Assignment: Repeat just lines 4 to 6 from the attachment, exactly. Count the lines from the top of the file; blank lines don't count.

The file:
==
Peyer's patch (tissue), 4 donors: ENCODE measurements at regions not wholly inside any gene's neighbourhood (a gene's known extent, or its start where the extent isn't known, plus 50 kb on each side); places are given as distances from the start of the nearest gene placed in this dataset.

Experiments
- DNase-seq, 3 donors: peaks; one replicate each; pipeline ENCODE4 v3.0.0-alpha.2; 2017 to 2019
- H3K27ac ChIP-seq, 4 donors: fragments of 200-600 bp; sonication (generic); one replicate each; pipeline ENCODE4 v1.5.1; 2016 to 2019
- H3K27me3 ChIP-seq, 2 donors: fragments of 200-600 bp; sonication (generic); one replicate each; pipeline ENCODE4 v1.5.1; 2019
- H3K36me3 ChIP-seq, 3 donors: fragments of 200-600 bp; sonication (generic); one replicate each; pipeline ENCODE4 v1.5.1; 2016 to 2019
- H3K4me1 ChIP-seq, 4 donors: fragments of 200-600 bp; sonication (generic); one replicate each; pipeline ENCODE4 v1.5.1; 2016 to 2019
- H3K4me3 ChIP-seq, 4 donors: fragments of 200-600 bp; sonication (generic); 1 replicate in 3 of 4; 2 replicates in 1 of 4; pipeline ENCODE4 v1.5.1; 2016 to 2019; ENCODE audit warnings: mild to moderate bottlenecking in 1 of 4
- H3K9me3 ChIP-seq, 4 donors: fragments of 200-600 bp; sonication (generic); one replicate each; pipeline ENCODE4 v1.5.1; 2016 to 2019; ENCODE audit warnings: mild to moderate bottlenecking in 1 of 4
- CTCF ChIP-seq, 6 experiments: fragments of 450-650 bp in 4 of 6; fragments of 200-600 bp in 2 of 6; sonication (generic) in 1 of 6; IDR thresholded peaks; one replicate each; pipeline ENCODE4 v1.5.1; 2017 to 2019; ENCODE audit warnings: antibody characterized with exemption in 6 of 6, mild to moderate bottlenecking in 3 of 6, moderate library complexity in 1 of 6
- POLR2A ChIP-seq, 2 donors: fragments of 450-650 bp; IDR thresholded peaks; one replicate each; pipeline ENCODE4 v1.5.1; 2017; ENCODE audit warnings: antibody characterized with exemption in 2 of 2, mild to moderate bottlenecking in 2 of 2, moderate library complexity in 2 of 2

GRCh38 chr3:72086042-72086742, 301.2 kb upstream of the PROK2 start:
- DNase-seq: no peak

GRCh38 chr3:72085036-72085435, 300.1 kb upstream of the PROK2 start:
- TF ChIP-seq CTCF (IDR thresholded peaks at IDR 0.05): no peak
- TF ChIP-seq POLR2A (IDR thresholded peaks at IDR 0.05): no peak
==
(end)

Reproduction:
- H3K27ac ChIP-seq, 4 donors: fragments of 200-600 bp; sonication (generic); one replicate each; pipeline ENCODE4 v1.5.1; 2016 to 2019
- H3K27me3 ChIP-seq, 2 donors: fragments of 200-600 bp; sonication (generic); one replicate each; pipeline ENCODE4 v1.5.1; 2019
- H3K36me3 ChIP-seq, 3 donors: fragments of 200-600 bp; sonication (generic); one replicate each; pipeline ENCODE4 v1.5.1; 2016 to 2019